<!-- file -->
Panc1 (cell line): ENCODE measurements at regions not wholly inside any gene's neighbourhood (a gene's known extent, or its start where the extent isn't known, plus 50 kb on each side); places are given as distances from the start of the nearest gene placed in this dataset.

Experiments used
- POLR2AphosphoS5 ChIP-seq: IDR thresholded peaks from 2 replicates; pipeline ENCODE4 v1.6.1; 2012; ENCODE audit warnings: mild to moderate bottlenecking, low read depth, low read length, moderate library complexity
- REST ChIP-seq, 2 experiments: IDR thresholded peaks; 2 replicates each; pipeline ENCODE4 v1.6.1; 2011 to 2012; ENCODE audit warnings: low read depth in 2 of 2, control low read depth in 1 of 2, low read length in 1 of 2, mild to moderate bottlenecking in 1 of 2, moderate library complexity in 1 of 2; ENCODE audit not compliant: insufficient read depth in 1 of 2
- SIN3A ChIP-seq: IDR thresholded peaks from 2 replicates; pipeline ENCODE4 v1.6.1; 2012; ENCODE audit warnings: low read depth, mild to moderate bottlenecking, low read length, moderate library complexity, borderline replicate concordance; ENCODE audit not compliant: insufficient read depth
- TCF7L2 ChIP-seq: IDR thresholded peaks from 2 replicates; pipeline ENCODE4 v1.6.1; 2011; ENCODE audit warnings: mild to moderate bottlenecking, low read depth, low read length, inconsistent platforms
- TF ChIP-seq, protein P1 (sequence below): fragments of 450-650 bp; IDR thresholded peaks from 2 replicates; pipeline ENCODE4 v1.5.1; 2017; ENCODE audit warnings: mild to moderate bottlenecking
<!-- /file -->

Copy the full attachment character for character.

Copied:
Panc1 (cell line): ENCODE measurements at regions not wholly inside any gene's neighbourhood (a gene's known extent, or its start where the extent isn't known, plus 50 kb on each side); places are given as distances from the start of the nearest gene placed in this dataset.

Experiments used
- POLR2AphosphoS5 ChIP-seq: IDR thresholded peaks from 2 replicates; pipeline ENCODE4 v1.6.1; 2012; ENCODE audit warnings: mild to moderate bottlenecking, low read depth, low read length, moderate library complexity
- REST ChIP-seq, 2 experiments: IDR thresholded peaks; 2 replicates each; pipeline ENCODE4 v1.6.1; 2011 to 2012; ENCODE audit warnings: low read depth in 2 of 2, control low read depth in 1 of 2, low read length in 1 of 2, mild to moderate bottlenecking in 1 of 2, moderate library complexity in 1 of 2; ENCODE audit not compliant: insufficient read depth in 1 of 2
- SIN3A ChIP-seq: IDR thresholded peaks from 2 replicates; pipeline ENCODE4 v1.6.1; 2012; ENCODE audit warnings: low read depth, mild to moderate bottlenecking, low read length, moderate library complexity, borderline replicate concordance; ENCODE audit not compliant: insufficient read depth
- TCF7L2 ChIP-seq: IDR thresholded peaks from 2 replicates; pipeline ENCODE4 v1.6.1; 2011; ENCODE audit warnings: mild to moderate bottlenecking, low read depth, low read length, inconsistent platforms
- TF ChIP-seq, protein P1 (sequence below): fragments of 450-650 bp; IDR thresholded peaks from 2 replicates; pipeline ENCODE4 v1.5.1; 2017; ENCODE audit warnings: mild to moderate bottlenecking